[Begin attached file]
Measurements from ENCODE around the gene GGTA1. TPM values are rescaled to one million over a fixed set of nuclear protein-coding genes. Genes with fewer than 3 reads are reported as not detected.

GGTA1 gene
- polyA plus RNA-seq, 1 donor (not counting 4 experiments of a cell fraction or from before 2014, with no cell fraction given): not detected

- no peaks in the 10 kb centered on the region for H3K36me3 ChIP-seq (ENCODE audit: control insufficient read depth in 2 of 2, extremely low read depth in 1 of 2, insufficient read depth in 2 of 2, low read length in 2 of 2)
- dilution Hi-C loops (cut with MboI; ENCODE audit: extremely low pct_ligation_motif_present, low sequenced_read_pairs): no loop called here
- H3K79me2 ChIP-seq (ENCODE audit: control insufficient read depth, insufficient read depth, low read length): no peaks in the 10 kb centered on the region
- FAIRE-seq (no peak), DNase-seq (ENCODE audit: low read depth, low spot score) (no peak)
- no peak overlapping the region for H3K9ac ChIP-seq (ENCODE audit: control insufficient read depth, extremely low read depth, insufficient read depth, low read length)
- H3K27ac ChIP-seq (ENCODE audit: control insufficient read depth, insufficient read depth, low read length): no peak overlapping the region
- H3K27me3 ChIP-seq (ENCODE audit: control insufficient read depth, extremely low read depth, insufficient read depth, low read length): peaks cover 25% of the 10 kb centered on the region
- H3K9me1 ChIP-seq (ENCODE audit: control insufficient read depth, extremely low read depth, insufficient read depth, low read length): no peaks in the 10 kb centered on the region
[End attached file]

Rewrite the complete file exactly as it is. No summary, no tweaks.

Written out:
Measurements from ENCODE around the gene GGTA1. TPM values are rescaled to one million over a fixed set of nuclear protein-coding genes. Genes with fewer than 3 reads are reported as not detected.

GGTA1 gene
- polyA plus RNA-seq, 1 donor (not counting 4 experiments of a cell fraction or from before 2014, with no cell fraction given): not detected

- no peaks in the 10 kb centered on the region for H3K36me3 ChIP-seq (ENCODE audit: control insufficient read depth in 2 of 2, extremely low read depth in 1 of 2, insufficient read depth in 2 of 2, low read length in 2 of 2)
- dilution Hi-C loops (cut with MboI; ENCODE audit: extremely low pct_ligation_motif_present, low sequenced_read_pairs): no loop called here
- H3K79me2 ChIP-seq (ENCODE audit: control insufficient read depth, insufficient read depth, low read length): no peaks in the 10 kb centered on the region
- FAIRE-seq (no peak), DNase-seq (ENCODE audit: low read depth, low spot score) (no peak)
- no peak overlapping the region for H3K9ac ChIP-seq (ENCODE audit: control insufficient read depth, extremely low read depth, insufficient read depth, low read length)
- H3K27ac ChIP-seq (ENCODE audit: control insufficient read depth, insufficient read depth, low read length): no peak overlapping the region
- H3K27me3 ChIP-seq (ENCODE audit: control insufficient read depth, extremely low read depth, insufficient read depth, low read length): peaks cover 25% of the 10 kb centered on the region
- H3K9me1 ChIP-seq (ENCODE audit: control insufficient read depth, extremely low read depth, insufficient read depth, low read length): no peaks in the 10 kb centered on the region